# Noise in a simple circuit

Discussion in 'General Electronics Chat' started by Alex009, Jul 30, 2014.

1. ### Alex009 Thread Starter Member

Jul 2, 2014
30
0
Hey guys it's me again,

I got a question conerning one of my circuits. Its a pretty simple one.
I m using a LT1227CN8 (OPAMP). I m using it as an inverting op. So there is an 1 MOhm resistance on the - input and 1 MOhm ressistance between the output (i know thats a lot). Between the positive input and ground i got a 499kOhm ressistance. On the output i got a 330pF capacitor.

So if do some math i get to a noise of (about) 80µV under the following conditions:
Temperature: 300K
Max. Frequenzy 150kHz
I also assume that the typical number given in the datasheet is constant over the the whole bandwith to 150kHz (min Frequenzy 1kHz). Which is obviously not the case since it gets lower at higher frequenzies. And higher at lower frequenzies.

My questions would be:
a) Are these assumptions viable in reality?
b) It doesnt seem to me like the cirucit has an -1 Gain (after measuring it in reality - and I dont get why)
c) The noise seems a lot higher than the calculated one. It also gets a lot higher as soon as the OPA starts working (gets his supply voltage).

Cheers, BR
Alex

/edit: the supply voltage I m using is +/- 12 generated out of the following DC/DC converter: TMR1-2422 (i used some capacitors and inductive elements to flatten the supply voltage - if that makes any sense to you)

2. ### Alex009 Thread Starter Member

Jul 2, 2014
30
0
No idea? Not even according one of these questions? Or did i just express myself poorly?

3. ### daviddeakin Active Member

Aug 6, 2009
207
27
The data sheet: http://cds.linear.com/docs/en/datasheet/1227fb.pdf
says the inverting input has a current noise density of 32pA/rtHz
This flows in the Thevenin source resistance of 500k, making 16uV/rtHz, which when integrated over 150kHz makes 6.2mV noise! No wonder your circuit is noisier than you expected!

4. ### crutschow Expert

Mar 14, 2008
13,479
3,365
The op amp itself has noise.

Also note that the LT1227 is a wide-bandwidth, current-feedback type op amp and won't work properly with such high impedances. Current-feedback op amps also tend to have higher noise. I suggest you read the spec sheet of the devices you use. It'll save a lot of questions.

For your configuration you need a low-noise, low input bias-current, voltage-feedback op amp.

5. ### Alex009 Thread Starter Member

Jul 2, 2014
30
0
Boody hell, your right. I just read 3.2 I guess ..now i feel kinda stupid Thats why math and reality dont match at all..cheers for pointing it out. Well..for my defense..after reading hundreds of datasheets i prob got tired.

Jul 27, 2014
189
10
Bloody hell? You sound Australian. Here's another one from Australia 'bloody poofters'
Got a joke for you ...

What did the Japanese poofter say?

7. ### Alex009 Thread Starter Member

Jul 2, 2014
30
0
Well actually i think i got this "Bloody hell"-thing from the British guys since i lived there for a while. But whatever.. i got no idea

Jul 27, 2014
189
10
The dirty Japanese poofter say 'arsesore'

Jul 27, 2014
189
10
Stupid me. Of course you're British you say 'an' not 'a'

An LED
A LED

Which one sounds the most appropriate to all you guys?

10. ### Alex009 Thread Starter Member

Jul 2, 2014
30
0
According to my passport I m german, but lived in England and Canada .. so yea you could be right. Back to topic.. could the LT1122 work?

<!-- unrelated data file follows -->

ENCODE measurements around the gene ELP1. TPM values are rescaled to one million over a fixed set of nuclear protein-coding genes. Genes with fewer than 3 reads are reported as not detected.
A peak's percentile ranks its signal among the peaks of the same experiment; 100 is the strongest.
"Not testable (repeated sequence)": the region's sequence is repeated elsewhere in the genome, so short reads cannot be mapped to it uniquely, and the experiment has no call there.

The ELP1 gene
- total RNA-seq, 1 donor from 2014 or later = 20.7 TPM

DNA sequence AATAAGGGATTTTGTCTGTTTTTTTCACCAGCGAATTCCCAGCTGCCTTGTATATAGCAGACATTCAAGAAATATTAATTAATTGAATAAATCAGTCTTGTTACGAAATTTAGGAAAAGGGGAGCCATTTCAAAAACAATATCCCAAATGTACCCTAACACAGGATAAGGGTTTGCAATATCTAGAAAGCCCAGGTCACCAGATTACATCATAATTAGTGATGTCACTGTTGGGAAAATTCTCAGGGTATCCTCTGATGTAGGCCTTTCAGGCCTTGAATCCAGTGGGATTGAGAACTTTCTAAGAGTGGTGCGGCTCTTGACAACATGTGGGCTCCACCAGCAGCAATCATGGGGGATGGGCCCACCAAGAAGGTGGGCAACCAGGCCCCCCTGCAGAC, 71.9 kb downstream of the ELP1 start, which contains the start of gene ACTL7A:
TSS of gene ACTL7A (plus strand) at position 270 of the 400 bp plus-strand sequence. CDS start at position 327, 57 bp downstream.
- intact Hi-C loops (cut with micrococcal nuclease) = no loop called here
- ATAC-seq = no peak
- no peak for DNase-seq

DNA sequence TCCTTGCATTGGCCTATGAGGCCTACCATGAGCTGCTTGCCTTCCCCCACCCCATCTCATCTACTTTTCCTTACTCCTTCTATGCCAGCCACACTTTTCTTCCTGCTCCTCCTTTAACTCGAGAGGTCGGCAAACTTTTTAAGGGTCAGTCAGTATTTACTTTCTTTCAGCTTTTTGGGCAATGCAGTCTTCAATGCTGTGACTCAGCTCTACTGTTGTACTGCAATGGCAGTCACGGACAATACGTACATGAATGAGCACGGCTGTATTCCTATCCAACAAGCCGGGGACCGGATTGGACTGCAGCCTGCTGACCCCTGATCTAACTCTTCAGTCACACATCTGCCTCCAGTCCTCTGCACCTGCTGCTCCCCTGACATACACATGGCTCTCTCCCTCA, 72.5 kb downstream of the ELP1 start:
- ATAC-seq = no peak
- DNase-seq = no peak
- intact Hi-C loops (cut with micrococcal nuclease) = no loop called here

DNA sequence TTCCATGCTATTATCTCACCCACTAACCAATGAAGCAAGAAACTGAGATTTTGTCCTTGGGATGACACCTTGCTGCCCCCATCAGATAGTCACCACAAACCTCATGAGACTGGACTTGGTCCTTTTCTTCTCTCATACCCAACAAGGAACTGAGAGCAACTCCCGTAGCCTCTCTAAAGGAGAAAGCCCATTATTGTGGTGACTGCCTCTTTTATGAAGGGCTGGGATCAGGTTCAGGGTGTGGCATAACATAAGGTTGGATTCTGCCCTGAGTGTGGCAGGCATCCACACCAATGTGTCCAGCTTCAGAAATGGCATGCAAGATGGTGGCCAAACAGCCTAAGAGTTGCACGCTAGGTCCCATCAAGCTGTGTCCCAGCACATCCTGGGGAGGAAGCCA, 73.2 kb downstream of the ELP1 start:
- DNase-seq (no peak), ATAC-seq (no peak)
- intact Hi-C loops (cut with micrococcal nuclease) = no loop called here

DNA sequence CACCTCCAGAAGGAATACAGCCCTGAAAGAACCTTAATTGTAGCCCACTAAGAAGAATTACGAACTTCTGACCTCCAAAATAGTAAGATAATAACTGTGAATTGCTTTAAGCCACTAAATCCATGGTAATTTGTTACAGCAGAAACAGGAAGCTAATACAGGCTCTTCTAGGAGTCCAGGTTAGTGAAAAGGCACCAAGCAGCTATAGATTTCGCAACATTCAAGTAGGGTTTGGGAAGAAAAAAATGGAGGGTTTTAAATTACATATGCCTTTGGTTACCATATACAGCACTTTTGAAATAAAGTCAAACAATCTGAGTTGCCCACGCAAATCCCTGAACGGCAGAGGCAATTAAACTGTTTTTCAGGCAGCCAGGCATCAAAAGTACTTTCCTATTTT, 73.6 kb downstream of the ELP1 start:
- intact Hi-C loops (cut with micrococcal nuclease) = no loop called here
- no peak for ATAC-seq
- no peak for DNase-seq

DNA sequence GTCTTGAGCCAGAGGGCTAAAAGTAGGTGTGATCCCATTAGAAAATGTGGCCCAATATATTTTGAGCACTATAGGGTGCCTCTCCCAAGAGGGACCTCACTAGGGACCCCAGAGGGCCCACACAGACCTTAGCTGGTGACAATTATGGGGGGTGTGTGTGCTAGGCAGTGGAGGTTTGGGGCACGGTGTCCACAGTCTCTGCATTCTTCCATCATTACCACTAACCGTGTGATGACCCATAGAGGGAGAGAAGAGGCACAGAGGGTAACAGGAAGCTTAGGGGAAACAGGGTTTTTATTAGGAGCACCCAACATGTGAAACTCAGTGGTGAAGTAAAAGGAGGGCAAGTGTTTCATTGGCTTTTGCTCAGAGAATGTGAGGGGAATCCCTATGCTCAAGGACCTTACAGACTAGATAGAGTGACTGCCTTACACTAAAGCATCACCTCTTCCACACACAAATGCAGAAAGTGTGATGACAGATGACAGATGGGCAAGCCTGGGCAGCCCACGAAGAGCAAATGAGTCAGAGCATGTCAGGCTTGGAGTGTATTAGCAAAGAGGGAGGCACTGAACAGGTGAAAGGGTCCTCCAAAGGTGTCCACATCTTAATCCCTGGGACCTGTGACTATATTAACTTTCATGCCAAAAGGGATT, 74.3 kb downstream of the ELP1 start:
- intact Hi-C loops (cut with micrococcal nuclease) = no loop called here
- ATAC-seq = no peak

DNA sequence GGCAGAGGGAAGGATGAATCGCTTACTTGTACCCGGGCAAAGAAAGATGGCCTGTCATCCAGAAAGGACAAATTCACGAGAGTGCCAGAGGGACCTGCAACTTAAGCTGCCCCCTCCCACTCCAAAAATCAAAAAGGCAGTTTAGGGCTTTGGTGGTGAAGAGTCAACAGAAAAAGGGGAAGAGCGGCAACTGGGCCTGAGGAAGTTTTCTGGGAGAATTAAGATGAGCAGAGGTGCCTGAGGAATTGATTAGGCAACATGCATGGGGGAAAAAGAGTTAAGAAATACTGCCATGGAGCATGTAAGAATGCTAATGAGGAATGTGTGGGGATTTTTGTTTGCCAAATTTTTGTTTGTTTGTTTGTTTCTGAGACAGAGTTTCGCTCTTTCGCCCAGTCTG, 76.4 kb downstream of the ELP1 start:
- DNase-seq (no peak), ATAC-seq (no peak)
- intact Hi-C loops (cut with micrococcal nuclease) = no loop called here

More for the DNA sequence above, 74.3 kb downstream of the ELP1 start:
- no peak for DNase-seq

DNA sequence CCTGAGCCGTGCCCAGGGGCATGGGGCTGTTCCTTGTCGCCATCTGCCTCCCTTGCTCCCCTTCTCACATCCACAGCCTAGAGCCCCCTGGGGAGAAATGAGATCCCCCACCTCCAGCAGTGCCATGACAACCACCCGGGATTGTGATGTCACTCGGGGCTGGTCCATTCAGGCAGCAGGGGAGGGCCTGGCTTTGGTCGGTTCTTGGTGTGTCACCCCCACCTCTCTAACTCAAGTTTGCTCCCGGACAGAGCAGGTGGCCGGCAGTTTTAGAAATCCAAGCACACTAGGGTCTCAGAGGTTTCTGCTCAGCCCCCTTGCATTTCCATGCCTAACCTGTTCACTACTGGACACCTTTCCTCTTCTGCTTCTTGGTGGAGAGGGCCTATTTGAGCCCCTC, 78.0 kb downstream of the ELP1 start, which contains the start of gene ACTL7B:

http://cds.linear.com/docs/en/datasheet/1122fb.pdf
If memory serves correctly i already tested this one but i think i stoped using it since it has a strange voltage gain over frequenzy curve (used in the above circuit)

Last edited: Jul 31, 2014

Jul 27, 2014
189
10
I cannot see why not. Perhaps an expert can shed some more light on the matter.
My level of knowledge is very 'generic'. What we need is an expert with 'specific' knowledge.

Canada? Gawd I'd be doing 3 to 5 in prison for drink driving. If we had these consequnces in Australia then I would not have gotten behind the wheel! I lost my license for 12-months

12. ### crutschow Expert

Mar 14, 2008
13,479
3,365
Note that some op amps don't like a capacitive load (such as the 330pF you mentioned in your setup). Why did you add that as it serves no useful purpose other then simulating a high capacitance load? It doesn't significantly reduce output noise.

Alex009 likes this.
13. ### Alex009 Thread Starter Member

Jul 2, 2014
30
0
Oh well i should explain that: I m trying to get a certain amount of charge at the output (on the capacitor) . Thats the actual goal. And it needs to be inverted, thats why i have to use an opamp. And on top of that i need an output impedance which is as high as possible and low noise on the output signal - which sounds like thats gonna be hard to achieve. (Maybe its just hard for me)

These requirements are all related to a following device.
If you got any other idea achieving these requirements you are very welcome to give me some inisght in your idea.

Last edited: Jul 31, 2014
14. ### crutschow Expert

Mar 14, 2008
13,479
3,365
Perhaps if you explained the application, we could offer better suggestions.

15. ### Alex009 Thread Starter Member

Jul 2, 2014
30
0
Could the following OP Amp work with such a high capacity load: http://www.analog.com/static/imported-files/data_sheets/AD797.pdf since this one meets all the other aspects. Sadly I m not having any experience with high capacity loads (well the good thing about this is: i can learn a lot new stuff)
? If used in combination with a compensation path?

Well i know we drifted apart from the original topic - but I dont wanna start another thread for it.

// edit

added the measurement results.. granted i dont have to many points but its enough to give you an overview (at least i hope so)